JoeTheEconomist said...


Just to make sure I understand. If someone had $3,333 in AIME today, they would get .9*($826) + .32*2507 per month roughly $1,572. Under the new plan someone would get .93*($826) + .21*2507 or roughly $1,307.

2,507 is the AIME - the 1st breakpoint.

$3,333 equates to a worker earning about $40,000.

I have to ask a really stupid question. Why don't they simply add in a 4th break-point. Is it the intent here to lower benefits across the wage spectrum?

Today solvency would force a 20% cut in benefits across the board. We are targeting a sub-set of workers decades out. That will mean that we are looking at 20%+ type of reductions on the targeted individuals. Right?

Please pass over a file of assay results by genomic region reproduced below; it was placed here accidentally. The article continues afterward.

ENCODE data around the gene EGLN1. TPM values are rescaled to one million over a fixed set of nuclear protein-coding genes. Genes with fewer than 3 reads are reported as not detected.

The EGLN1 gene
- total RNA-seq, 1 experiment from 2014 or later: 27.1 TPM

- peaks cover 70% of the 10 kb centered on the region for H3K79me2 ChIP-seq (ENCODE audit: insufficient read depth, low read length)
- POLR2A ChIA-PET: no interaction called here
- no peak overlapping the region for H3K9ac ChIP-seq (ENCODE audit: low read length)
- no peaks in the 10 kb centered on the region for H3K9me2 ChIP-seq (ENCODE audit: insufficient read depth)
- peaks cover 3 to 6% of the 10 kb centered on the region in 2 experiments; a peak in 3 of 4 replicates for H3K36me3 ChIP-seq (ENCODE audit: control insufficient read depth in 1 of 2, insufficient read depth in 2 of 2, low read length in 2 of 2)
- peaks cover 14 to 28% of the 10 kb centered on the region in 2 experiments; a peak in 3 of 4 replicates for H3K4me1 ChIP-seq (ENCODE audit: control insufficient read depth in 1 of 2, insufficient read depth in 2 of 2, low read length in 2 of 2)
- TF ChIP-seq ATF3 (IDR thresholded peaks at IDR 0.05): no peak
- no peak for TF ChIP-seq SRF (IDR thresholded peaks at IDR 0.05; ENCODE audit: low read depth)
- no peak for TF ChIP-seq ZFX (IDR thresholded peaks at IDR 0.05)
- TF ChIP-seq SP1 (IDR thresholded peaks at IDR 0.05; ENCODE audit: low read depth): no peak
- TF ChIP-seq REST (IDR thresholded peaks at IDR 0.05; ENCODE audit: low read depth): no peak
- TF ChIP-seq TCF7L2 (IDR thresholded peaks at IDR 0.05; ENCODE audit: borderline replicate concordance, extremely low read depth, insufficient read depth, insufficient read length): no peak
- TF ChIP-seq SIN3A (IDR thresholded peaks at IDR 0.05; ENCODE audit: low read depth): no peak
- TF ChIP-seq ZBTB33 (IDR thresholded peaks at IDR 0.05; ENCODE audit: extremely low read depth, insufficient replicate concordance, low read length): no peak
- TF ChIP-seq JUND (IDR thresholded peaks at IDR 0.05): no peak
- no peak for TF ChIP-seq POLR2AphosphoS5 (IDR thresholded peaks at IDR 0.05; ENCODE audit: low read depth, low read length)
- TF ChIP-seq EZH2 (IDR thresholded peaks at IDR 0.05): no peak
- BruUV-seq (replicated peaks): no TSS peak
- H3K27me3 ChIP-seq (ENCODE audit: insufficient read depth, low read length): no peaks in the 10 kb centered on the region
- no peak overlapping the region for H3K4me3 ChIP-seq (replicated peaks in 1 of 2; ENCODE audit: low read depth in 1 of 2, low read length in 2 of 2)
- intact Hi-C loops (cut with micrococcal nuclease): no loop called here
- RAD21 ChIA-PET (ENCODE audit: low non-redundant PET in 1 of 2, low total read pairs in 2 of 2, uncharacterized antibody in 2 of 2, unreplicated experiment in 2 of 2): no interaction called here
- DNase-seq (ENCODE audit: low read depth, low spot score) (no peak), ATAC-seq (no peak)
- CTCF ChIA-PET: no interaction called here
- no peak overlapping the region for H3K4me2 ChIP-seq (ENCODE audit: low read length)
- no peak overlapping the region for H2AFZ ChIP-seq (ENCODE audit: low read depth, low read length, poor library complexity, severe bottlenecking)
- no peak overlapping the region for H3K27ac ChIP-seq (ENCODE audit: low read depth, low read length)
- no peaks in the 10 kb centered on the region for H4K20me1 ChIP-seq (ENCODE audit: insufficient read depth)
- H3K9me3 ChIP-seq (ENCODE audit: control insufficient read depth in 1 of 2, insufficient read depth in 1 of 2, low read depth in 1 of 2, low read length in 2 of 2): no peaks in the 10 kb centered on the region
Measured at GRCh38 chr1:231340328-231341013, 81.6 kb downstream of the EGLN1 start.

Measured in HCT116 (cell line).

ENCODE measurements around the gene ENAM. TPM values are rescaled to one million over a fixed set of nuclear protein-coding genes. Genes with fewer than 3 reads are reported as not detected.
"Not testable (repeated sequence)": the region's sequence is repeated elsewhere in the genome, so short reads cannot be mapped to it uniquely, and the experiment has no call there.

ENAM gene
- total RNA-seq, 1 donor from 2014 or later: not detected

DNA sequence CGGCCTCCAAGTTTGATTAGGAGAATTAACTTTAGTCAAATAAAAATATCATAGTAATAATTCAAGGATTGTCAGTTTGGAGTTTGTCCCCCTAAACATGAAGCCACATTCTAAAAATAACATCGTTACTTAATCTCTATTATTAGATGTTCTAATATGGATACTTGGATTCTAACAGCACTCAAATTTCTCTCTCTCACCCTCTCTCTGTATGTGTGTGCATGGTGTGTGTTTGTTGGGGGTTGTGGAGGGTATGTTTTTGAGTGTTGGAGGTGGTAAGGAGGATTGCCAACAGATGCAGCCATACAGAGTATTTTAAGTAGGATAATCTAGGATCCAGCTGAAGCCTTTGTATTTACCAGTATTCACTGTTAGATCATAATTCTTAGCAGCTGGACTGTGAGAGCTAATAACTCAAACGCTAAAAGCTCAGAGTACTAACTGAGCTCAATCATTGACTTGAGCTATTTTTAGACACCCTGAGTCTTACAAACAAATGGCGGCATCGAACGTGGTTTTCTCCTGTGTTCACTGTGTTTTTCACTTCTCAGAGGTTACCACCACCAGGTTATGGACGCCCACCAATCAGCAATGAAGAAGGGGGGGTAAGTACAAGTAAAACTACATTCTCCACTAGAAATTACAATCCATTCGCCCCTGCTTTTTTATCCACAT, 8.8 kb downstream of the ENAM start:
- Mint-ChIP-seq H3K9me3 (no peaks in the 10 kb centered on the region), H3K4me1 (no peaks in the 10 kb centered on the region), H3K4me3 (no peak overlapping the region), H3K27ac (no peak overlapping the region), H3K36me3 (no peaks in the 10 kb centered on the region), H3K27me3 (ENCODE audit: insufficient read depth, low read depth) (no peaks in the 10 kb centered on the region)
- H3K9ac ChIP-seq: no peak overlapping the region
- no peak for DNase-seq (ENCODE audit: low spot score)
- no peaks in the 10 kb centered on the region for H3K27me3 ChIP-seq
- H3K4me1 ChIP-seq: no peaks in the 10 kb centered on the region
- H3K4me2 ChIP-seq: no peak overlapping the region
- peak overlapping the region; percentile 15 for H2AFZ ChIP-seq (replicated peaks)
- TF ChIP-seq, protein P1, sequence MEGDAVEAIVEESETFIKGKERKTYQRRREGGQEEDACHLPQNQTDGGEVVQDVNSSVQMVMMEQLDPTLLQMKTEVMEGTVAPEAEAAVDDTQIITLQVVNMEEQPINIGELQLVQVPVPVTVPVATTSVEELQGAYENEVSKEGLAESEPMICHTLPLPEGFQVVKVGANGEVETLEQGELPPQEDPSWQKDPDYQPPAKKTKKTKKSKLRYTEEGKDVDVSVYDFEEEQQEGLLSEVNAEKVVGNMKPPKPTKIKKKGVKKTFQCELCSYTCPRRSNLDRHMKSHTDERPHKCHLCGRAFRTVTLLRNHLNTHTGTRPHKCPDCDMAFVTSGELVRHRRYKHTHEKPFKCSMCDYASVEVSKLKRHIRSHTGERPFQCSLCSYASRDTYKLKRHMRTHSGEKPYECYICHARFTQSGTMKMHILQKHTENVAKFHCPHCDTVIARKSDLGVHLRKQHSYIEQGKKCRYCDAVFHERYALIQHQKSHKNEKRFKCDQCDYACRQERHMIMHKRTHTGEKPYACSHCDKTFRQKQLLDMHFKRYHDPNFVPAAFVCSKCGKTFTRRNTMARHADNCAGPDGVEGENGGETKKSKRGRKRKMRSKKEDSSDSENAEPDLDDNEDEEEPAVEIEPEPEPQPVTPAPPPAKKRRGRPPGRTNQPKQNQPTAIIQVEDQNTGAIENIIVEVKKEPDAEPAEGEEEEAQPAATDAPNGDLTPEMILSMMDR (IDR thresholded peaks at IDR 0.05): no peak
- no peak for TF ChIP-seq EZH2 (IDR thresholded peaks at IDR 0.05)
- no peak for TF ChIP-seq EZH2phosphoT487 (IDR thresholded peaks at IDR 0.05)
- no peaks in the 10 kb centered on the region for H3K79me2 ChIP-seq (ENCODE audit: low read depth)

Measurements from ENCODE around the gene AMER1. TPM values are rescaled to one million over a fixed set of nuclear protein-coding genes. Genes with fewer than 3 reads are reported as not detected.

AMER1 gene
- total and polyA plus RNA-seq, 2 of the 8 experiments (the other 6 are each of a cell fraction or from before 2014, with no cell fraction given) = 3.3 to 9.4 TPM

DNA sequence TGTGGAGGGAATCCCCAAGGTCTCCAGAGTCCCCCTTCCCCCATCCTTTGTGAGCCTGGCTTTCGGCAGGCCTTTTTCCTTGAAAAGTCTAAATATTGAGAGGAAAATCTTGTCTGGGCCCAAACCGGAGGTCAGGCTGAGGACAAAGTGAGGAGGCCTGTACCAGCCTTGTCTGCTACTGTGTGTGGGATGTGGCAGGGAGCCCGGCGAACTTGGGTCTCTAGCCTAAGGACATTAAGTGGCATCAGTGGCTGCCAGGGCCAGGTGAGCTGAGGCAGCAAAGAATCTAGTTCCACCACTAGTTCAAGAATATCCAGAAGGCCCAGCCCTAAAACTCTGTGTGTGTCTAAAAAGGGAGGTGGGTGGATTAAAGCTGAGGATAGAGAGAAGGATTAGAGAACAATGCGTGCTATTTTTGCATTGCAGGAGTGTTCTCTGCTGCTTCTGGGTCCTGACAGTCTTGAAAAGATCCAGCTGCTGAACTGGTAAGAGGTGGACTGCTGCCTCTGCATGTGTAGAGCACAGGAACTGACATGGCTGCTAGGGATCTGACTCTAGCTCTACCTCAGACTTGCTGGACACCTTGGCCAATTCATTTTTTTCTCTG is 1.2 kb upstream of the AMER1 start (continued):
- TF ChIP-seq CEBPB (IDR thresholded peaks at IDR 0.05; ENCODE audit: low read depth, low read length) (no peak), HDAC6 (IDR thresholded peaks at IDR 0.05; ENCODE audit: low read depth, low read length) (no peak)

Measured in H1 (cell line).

Andrew G. Biggs said...

Looking quickly, those figures seem right.

You could add a 4th bend point, and people have explored that. But I personally see that more for fine-tuning of distributional issues. If you need to reduce costs over time, then using the current formula seems sufficient to me.

WilliamLarsen said...

Now for those who make the average wage which a large fraction of the population and end up with a AIME equal to the average wage index when they turn 60 the benefit would drop by 26.3%. $3,333 per month is 89.1% of the average Wage index. What this will do is cause people to stop working as soon as possible. For those who have saved enough, it may be to their advantage to retire since any increase in their wage will produce little increase in their wage.